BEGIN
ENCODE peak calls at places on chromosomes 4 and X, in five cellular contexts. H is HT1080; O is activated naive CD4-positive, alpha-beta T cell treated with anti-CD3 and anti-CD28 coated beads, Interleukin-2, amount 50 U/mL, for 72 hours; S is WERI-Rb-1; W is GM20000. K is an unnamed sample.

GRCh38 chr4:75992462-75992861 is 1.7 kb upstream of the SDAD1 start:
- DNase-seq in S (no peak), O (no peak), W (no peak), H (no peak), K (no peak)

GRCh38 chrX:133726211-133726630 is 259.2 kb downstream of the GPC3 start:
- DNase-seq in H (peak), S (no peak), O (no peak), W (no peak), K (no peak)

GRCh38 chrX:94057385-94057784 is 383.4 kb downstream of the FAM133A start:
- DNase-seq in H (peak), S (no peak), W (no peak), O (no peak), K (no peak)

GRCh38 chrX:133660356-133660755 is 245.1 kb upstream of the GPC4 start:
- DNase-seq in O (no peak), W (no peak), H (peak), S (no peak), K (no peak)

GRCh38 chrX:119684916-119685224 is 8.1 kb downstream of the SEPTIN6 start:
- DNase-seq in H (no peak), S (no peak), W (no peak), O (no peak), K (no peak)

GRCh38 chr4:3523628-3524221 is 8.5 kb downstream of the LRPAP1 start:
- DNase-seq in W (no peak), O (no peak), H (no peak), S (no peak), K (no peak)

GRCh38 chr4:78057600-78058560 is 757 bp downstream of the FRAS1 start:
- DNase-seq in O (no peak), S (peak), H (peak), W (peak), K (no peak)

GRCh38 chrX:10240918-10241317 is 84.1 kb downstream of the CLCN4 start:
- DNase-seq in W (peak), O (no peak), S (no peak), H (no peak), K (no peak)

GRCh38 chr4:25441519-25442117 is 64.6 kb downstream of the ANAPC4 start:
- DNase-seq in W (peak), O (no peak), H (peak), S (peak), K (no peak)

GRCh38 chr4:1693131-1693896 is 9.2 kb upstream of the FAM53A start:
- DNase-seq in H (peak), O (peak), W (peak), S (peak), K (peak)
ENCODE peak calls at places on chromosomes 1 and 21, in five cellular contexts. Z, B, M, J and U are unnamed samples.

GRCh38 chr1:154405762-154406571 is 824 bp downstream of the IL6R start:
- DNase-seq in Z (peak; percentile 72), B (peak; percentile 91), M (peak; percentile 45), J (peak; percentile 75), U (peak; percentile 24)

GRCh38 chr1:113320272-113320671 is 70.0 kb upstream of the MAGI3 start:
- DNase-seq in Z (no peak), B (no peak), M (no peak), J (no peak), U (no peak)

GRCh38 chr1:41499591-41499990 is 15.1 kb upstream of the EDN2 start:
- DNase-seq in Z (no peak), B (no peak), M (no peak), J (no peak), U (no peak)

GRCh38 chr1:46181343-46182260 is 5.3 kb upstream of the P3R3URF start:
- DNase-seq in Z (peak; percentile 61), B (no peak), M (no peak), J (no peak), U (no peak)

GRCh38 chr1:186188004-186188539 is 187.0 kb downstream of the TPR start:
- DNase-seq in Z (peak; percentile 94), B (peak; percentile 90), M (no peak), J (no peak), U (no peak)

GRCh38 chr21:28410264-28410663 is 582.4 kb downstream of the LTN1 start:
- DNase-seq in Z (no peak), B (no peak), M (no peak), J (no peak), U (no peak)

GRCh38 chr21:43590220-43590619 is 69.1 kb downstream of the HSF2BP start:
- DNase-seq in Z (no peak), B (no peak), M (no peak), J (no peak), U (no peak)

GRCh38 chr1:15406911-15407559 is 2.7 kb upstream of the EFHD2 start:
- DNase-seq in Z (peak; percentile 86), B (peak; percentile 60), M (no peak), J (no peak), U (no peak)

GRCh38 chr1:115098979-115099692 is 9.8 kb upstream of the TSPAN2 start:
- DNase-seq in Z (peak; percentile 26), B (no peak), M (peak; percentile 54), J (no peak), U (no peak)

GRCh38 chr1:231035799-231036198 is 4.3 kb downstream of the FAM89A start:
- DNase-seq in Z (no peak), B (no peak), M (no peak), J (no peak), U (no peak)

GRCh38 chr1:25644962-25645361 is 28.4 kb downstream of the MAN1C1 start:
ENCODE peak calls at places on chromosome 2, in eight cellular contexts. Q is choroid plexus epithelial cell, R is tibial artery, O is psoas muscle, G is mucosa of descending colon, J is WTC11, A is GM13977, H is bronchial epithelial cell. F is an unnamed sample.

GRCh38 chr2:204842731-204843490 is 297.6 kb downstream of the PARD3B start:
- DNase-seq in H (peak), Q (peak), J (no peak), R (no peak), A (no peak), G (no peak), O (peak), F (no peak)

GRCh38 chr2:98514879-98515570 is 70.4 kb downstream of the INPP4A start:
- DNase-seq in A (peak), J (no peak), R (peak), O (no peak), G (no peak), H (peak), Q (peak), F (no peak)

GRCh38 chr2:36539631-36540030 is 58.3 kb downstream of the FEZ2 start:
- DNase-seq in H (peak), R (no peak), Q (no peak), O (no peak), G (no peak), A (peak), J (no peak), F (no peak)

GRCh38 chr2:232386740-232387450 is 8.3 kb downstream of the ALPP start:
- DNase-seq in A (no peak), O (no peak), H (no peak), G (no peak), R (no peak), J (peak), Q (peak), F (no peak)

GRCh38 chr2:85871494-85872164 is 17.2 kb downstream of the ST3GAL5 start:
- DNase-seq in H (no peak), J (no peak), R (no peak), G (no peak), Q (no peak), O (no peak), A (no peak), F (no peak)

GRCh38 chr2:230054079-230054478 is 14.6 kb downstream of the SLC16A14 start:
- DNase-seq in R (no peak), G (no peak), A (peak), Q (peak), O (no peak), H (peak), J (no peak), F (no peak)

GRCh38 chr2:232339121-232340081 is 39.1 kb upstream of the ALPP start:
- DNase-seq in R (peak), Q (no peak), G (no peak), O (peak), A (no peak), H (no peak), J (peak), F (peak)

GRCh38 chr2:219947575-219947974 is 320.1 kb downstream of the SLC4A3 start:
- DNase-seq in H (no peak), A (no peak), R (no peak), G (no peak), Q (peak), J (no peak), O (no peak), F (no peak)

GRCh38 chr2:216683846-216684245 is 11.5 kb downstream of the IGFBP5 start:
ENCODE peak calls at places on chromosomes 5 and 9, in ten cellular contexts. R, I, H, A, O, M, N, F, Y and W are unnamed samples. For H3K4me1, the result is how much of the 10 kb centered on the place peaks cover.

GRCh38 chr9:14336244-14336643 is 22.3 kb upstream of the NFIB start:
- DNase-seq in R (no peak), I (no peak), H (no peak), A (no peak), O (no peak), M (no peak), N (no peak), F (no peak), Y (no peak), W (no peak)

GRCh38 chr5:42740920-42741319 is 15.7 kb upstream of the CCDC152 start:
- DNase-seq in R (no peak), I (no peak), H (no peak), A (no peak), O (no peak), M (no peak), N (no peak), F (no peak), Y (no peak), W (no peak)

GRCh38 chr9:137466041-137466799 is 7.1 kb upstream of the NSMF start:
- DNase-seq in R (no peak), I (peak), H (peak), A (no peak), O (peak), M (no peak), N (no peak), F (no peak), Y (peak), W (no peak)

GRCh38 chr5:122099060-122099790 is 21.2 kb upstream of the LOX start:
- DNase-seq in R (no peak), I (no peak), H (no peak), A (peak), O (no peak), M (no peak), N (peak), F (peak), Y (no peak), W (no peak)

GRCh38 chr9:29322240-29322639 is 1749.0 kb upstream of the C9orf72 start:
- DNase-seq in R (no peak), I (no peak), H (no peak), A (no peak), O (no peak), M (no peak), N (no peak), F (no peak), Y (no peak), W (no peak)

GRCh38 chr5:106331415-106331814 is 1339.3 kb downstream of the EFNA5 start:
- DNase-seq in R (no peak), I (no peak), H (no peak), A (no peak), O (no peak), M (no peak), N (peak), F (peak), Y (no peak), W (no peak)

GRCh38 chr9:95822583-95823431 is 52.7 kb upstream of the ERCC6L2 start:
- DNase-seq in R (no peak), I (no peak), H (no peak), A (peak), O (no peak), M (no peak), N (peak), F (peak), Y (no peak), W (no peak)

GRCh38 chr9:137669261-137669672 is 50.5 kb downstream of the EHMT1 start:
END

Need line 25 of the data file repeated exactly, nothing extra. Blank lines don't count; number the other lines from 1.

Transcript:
GRCh38 chr1:113320272-113320671 is 70.0 kb upstream of the MAGI3 start: